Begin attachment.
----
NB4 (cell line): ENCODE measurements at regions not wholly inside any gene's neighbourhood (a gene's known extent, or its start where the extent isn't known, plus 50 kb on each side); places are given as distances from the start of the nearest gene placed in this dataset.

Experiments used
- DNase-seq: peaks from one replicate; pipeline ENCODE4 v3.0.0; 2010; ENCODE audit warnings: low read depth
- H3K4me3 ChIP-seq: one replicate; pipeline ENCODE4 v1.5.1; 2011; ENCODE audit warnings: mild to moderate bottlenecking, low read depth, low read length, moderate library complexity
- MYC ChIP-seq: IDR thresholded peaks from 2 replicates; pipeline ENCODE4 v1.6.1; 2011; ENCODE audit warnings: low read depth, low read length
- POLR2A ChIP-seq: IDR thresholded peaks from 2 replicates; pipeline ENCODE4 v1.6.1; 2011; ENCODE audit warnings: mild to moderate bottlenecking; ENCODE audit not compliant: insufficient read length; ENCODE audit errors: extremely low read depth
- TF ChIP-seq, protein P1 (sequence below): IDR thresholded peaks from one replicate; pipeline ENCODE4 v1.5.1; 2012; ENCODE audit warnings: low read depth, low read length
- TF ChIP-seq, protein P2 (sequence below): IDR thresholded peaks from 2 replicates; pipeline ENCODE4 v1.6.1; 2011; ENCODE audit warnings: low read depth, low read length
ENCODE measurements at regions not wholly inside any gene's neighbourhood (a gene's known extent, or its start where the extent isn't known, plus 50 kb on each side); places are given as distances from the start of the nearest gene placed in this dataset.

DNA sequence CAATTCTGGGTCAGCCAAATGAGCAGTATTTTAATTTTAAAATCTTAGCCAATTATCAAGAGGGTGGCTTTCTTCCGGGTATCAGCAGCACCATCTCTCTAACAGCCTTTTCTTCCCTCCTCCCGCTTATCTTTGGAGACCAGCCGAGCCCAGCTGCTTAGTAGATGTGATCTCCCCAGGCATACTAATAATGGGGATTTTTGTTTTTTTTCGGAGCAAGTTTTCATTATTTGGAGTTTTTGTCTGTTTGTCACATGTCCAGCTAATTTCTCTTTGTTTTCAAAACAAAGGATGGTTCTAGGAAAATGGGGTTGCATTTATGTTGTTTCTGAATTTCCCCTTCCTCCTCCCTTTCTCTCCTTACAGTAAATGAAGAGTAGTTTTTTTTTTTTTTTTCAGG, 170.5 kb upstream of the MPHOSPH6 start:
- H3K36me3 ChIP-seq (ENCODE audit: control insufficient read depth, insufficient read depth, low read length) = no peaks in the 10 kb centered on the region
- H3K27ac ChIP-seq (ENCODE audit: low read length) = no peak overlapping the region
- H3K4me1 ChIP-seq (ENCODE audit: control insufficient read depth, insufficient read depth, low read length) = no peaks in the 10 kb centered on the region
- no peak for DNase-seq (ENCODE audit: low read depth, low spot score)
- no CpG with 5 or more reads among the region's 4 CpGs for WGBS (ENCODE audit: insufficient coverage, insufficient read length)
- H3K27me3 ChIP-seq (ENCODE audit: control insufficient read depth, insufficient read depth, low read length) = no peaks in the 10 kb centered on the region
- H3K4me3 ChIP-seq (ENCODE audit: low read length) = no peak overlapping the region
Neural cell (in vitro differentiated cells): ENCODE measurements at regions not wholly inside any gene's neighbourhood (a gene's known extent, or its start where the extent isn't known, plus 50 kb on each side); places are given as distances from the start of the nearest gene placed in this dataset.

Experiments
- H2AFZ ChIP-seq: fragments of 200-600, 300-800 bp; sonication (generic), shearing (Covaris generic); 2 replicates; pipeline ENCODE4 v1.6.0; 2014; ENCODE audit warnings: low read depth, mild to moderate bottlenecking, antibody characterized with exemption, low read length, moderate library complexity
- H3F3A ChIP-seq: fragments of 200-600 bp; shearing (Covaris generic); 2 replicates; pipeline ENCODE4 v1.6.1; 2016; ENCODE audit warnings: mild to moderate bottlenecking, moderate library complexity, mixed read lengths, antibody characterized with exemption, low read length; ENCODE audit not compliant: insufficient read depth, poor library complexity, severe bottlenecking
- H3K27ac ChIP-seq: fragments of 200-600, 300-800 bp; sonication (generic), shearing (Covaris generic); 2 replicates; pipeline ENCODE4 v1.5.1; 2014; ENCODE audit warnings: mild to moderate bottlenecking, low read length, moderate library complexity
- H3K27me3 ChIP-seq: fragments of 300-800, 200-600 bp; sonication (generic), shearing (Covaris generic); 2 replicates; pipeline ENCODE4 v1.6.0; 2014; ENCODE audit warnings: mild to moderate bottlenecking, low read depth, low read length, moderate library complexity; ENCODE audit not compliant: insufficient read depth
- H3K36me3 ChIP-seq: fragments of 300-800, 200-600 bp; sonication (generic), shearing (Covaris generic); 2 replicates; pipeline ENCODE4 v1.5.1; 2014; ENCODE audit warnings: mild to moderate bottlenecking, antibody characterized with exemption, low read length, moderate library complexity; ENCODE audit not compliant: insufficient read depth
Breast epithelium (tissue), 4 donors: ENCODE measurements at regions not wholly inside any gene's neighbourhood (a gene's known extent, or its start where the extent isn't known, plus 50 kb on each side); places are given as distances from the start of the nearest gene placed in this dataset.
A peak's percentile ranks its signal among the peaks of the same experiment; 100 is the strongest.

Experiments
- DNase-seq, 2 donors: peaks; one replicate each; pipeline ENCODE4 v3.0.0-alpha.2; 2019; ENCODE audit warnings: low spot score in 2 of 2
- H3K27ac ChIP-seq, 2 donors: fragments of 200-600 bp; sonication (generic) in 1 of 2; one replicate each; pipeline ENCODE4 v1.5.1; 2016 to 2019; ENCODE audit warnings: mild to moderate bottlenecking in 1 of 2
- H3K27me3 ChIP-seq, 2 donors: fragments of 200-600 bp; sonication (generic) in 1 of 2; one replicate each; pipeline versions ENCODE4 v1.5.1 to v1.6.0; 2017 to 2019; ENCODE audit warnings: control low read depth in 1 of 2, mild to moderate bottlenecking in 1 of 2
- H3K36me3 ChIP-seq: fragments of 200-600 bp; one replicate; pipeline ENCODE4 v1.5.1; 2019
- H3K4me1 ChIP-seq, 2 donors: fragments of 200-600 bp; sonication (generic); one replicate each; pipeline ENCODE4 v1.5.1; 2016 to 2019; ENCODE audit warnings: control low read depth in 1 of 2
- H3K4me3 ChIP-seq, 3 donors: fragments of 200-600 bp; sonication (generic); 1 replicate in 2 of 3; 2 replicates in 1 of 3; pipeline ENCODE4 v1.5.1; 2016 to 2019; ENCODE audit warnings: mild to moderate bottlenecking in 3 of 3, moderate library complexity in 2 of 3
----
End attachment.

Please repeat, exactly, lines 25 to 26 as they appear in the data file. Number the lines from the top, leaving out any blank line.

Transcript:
Breast epithelium (tissue), 4 donors: ENCODE measurements at regions not wholly inside any gene's neighbourhood (a gene's known extent, or its start where the extent isn't known, plus 50 kb on each side); places are given as distances from the start of the nearest gene placed in this dataset.
A peak's percentile ranks its signal among the peaks of the same experiment; 100 is the strongest.